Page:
TALLAHASSEE – Republican lawmakers are pushing forward legislation that would protect Confederate and other monuments and memorials.
The Senate Governmental Oversight and Accountability approved Senspante Bill 1096, the “Historical Monuments and Memorials Protection Act,” on Wednesday in a party-line vote. The move comes after years of controversy in Florida and across the nation over whether memorials and monuments for the Confederacy should be removed.
“I think that history, good or bad, should be available for everybody,” said Sen. Jonathan Martin, R-Fort Myers, the bill sponsor.
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There are currently 75 Confederate memorials in Florida, according to span 2022 report by the Southern Poverty Law Center. Thirty have been removed since 2015.
One of the remspanining memorispanls sits in front of Florida’s own Capitol.
Sen. Tracie Davis, D-Jacksonville, expressed concerns on the bill’s effect on how local governments govern themselves.
“This is a real serious issue in Jacksonville, and we need to be able to solve this ourselves without the state telling us what to do and the threat of lawsuits,” she said.
The legislation prevents the removal of monuments and memorials on public property, including by local governments. Signs or plaques added on or beside a memorial — such as ones contextualizing that the Confederacy sought to protect slavery — would have have to get the written approval of the secretary of state, a position currently held by Republican Cord Byrd.
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If relocation is necessary for a public construction project, the monument and memorial “must be relocated to a site of similar prominence, honor, visibility, and access within the same county or municipality in which the monument or memorial was originally placed or located.”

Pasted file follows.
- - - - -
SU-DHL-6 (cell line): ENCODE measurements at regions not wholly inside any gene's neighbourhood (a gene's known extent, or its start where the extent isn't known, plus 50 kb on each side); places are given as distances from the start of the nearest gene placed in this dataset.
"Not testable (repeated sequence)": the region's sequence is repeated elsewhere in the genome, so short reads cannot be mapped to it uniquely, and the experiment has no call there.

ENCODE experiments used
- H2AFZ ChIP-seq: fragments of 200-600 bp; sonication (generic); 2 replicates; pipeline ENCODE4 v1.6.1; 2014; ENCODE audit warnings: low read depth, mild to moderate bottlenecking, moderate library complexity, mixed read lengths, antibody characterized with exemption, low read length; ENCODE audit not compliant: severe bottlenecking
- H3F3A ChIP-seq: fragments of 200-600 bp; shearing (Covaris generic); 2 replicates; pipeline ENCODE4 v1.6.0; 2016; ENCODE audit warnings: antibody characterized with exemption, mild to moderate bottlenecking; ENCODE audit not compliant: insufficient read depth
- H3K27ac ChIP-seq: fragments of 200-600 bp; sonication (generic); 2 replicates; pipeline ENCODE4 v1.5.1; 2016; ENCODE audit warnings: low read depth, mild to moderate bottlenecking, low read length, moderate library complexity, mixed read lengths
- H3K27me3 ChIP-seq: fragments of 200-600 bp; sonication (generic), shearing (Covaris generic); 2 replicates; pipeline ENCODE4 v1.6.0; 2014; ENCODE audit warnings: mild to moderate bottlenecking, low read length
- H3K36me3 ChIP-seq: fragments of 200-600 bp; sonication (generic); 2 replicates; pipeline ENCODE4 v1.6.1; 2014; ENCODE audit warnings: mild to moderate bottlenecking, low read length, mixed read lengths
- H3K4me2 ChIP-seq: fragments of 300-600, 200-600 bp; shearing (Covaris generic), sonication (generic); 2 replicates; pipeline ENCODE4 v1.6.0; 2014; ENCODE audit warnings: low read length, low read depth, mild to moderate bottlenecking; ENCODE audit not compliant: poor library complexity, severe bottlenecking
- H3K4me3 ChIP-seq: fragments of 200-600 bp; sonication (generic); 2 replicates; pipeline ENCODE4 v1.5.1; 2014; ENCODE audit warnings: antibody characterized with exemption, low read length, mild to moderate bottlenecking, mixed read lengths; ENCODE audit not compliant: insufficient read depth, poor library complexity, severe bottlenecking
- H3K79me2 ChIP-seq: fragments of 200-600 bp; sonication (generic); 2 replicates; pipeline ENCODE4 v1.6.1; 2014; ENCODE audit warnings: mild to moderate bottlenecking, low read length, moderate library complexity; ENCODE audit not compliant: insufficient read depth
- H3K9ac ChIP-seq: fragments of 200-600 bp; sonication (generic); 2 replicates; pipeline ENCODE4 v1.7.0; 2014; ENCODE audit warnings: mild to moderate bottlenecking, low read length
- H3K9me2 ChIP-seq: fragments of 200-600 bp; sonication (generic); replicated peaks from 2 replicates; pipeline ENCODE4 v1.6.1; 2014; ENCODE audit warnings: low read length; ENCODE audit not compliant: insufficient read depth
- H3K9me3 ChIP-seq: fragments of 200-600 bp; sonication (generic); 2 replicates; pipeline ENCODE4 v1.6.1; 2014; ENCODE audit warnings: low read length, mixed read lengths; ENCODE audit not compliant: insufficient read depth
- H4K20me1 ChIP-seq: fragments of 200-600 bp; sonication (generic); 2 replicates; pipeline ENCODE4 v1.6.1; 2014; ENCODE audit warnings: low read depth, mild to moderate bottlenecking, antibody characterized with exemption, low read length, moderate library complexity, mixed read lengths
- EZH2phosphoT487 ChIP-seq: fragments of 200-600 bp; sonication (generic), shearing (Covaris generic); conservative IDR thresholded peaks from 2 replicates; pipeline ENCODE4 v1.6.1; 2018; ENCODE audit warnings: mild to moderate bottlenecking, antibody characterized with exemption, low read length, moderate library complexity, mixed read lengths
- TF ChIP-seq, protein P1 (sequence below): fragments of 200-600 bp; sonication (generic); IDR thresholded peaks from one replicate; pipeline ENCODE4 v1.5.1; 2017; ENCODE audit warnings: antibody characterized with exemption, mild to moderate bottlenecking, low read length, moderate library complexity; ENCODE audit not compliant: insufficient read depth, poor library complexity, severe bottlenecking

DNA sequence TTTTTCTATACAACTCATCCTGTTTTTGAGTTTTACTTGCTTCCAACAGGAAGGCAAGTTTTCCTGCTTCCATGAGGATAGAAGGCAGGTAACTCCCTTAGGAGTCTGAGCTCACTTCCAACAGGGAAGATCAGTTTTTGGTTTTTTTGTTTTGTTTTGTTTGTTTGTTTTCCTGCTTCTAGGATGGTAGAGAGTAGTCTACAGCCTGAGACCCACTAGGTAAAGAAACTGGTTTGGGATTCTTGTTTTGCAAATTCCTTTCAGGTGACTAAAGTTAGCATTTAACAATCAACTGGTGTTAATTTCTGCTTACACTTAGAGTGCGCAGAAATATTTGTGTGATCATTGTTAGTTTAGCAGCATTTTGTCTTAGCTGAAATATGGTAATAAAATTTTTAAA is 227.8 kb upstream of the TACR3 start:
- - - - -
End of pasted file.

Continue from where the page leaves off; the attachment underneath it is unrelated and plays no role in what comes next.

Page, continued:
If a monument is damaged, defaced or removed, the bill empowers Floridians or historical preservation organizations to sue for damages.
As referenced by Davis, Jacksonville, like so many other cities, has been swept up in the monument controversy.
In 2020, Jacksonville took down span Confederspante soldier stspantue in the heart of downtown and renamed Confederate Park as Springfield Park. However, the “Tribute to the Women of the Southern Confederspancy” in Springfield Park remains, continuing the debate.
Those calling for the monuments and memorials to be removed say they glorify those who warred against the United States over the right to keep owning Black people and as intended intimidation of people of color. But mspanny opposed say they should be preserved for historical and educational purposes and removing them could be a slippery slope in erasing history.
Gov. Ron DeSantis’ office did not respond by publication to a question about his position on the bill.